The CFP Board Center for Financial Planning would like to lure women who have interrupted their financial careers back into the profession.

The center and five financial firms are launching the Financial Planning Re-entry Initiative, aimed at increasing diversity in the financial planning profession and tapping a pool of talent that might otherwise be overlooked. The internships will be specifically designed to help women who have left the profession but want to return, the center says. Re-entry internships will be posted on the CFP Board Career Center as they become available.

The program is being run in partnership with iRelaunch, a firm that creates programs to help people re-enter the professional world after an absence. iRelaunch works with more than 40 Fortune 500 companies in a range of roles to develop re-entry internship programs, the CFP center says.

“Among our priorities at the Center for Financial Planning is to address the lack of diversity within the financial planning profession as well as the need for pathways into the profession,” said Marilyn Mohrman-Gillis, executive director of the CFP Board Center for Financial Planning. “Through the Financial Planning Re-entry Initiative, the center seeks to apply a successful workforce development model from other sectors to create a scalable re-entry model for personal financial planning.”

Participating firms in the pilot are Edelman Financial Services and United Capital, both of which are sponsored by TD Ameritrade Institutional; Fairport Asset Management and Yeske Buie, sponsored by Schwab Foundation; and Fidelity Investments.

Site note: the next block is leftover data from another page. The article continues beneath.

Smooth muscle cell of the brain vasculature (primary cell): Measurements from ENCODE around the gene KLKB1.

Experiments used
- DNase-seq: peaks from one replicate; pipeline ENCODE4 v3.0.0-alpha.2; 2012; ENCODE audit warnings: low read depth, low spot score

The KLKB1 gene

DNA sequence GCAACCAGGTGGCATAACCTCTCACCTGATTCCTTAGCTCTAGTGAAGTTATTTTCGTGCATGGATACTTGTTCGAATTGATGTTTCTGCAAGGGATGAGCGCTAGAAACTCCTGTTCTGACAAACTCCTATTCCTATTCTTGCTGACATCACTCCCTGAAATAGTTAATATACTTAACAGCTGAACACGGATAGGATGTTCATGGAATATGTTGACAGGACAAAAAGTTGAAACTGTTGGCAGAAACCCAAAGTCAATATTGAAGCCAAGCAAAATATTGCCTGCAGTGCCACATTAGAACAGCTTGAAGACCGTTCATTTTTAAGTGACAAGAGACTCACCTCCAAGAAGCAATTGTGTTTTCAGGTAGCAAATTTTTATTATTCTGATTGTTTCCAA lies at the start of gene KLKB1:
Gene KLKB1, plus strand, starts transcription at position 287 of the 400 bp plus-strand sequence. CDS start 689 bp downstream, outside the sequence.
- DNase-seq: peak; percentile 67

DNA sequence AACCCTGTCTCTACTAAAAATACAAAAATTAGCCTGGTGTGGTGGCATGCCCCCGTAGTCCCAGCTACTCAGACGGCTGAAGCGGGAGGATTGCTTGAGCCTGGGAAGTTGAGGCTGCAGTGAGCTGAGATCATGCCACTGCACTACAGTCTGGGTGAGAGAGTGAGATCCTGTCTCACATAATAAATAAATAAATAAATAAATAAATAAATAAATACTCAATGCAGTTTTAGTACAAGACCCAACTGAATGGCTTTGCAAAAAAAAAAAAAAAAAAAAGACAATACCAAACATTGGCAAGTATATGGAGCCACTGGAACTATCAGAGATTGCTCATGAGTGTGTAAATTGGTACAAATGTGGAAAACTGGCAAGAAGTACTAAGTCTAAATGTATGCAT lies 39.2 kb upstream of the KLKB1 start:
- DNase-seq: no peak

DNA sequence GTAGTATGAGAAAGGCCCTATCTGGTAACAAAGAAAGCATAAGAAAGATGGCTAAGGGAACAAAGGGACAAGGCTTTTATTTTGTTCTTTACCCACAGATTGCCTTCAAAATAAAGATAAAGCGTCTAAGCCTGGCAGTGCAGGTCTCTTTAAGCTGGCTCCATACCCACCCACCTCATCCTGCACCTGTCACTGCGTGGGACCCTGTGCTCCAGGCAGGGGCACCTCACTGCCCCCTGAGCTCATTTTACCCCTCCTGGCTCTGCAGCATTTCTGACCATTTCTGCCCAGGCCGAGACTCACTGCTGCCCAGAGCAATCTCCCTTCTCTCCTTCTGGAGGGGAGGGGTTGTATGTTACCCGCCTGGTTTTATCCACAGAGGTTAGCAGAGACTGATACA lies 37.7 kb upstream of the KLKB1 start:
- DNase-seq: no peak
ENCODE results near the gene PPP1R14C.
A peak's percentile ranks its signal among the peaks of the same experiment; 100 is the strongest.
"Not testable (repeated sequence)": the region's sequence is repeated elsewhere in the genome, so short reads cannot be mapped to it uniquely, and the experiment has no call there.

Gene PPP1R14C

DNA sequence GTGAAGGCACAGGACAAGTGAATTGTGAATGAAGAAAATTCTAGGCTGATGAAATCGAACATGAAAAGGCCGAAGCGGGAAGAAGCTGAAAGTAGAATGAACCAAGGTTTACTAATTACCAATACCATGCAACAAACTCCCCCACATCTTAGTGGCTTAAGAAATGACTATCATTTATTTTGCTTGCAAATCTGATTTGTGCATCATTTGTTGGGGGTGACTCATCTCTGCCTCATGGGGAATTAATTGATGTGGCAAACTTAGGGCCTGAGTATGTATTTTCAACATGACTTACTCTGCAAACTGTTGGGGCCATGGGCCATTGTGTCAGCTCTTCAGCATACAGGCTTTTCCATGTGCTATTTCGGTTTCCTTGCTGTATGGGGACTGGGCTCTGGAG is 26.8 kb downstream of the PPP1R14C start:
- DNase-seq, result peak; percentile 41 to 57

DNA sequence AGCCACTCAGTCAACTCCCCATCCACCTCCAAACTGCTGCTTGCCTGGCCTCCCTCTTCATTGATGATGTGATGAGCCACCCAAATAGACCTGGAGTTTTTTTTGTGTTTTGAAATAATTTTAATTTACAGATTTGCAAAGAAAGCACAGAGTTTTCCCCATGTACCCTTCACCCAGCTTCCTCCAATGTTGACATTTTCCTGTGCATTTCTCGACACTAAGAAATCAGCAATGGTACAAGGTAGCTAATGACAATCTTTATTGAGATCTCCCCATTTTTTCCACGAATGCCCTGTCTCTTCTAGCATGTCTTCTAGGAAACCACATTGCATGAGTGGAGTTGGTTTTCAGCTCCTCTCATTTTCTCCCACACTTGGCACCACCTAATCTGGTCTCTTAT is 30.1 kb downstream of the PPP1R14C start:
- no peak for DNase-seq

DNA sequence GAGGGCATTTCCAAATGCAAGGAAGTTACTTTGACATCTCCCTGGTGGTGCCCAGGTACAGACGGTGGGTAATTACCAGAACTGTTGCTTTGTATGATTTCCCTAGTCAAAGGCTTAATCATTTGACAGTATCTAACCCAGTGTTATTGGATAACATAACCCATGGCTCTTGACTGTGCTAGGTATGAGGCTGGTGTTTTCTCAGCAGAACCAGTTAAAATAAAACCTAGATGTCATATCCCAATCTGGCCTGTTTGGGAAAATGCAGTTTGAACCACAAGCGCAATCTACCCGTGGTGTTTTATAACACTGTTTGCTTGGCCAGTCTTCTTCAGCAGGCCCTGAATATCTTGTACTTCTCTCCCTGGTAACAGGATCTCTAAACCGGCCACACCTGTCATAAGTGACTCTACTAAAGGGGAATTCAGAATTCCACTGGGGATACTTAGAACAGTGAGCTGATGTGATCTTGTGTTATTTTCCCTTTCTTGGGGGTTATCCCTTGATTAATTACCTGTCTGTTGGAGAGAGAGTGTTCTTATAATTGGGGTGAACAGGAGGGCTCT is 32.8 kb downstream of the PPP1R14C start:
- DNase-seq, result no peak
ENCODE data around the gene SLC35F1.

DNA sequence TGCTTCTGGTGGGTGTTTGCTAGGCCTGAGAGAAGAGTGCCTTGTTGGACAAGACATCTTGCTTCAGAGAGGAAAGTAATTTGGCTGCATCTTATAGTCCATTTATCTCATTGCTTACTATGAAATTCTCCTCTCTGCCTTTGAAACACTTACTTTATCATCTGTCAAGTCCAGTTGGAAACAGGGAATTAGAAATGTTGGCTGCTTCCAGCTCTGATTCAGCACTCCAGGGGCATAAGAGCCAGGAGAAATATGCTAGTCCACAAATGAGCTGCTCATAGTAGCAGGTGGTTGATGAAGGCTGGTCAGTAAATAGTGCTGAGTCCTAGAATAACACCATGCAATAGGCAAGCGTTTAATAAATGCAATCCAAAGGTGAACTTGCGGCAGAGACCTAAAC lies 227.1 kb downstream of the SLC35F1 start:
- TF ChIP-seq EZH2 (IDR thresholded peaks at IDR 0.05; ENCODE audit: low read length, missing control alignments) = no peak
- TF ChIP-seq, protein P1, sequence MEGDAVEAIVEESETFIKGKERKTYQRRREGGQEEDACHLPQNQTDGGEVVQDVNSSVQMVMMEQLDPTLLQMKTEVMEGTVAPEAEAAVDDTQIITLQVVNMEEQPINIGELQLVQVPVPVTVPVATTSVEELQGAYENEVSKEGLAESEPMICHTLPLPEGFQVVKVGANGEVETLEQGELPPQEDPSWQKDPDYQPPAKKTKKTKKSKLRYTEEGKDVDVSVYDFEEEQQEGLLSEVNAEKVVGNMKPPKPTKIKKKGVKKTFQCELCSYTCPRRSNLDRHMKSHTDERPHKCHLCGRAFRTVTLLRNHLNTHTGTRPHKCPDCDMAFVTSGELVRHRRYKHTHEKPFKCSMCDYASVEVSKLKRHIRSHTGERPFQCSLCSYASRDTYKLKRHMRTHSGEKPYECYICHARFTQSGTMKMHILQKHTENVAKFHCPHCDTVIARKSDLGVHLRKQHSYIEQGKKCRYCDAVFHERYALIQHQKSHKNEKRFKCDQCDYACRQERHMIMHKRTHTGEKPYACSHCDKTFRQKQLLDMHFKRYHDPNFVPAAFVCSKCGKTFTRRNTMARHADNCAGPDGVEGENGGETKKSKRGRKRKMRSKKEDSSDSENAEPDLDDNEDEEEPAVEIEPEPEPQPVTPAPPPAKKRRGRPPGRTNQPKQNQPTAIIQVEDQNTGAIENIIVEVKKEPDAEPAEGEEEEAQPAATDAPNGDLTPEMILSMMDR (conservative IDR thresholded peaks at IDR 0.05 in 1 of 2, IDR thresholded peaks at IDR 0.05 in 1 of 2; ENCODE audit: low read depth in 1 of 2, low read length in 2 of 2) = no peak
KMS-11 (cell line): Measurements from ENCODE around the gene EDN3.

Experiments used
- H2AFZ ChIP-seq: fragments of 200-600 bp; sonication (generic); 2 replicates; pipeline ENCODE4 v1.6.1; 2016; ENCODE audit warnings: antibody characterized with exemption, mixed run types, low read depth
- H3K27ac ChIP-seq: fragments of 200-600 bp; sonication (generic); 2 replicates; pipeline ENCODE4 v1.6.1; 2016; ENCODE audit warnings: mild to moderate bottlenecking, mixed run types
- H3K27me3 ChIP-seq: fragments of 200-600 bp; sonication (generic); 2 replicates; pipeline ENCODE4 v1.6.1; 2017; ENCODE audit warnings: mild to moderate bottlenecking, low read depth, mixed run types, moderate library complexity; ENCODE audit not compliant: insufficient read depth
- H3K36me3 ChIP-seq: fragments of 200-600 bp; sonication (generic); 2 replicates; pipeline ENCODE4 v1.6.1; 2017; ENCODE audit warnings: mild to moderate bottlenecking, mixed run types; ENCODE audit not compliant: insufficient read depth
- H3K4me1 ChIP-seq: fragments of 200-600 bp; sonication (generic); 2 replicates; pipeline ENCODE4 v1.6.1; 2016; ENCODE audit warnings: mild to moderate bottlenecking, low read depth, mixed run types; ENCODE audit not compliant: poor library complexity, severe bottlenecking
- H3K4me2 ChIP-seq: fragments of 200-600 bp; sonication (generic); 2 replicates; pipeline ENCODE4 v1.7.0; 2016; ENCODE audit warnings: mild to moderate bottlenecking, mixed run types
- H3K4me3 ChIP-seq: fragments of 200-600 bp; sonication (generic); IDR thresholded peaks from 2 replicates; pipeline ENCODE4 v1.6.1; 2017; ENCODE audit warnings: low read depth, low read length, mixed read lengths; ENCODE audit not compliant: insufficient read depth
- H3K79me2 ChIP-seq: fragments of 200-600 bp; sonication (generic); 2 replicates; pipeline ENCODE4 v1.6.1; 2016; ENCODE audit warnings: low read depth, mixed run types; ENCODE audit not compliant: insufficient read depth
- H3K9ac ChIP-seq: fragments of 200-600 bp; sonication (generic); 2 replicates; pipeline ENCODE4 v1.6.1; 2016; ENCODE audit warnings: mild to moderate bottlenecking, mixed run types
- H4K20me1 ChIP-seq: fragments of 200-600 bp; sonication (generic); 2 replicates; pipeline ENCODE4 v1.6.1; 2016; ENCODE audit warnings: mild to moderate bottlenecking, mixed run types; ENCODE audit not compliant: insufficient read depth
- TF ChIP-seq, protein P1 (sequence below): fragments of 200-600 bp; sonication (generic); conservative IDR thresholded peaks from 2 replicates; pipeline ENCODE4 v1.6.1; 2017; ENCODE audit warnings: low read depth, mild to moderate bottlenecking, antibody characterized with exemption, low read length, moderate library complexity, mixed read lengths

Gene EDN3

Ed Moore, president of Edelman Financial Services, says his firm hopes to hire two or three interns.

“This is geared toward more mature people, not college students, who may have left the workforce to take care of children or aging parents,” Moore says. Compensation will be higher than for most internships.

“I would absolutely encourage other firms to join the program,” he says. “Edelman Financial has supported the Center for Financial Planning since its inception. There are mostly older white men in the profession and more diversity is needed.”

The initiative offers a dual benefit to those seeking to restart their careers as well as to firms striving to diversify their talent pools, says the center. The effort will result in a stronger financial planning workforce serving clients with diverse needs. Men returning from a career break are also eligible to apply for and participate in the FPRI program.

Firms that would like to participate in future pilot programs can contact Eddy Demirovic at the Center for Financial Planning at [email protected].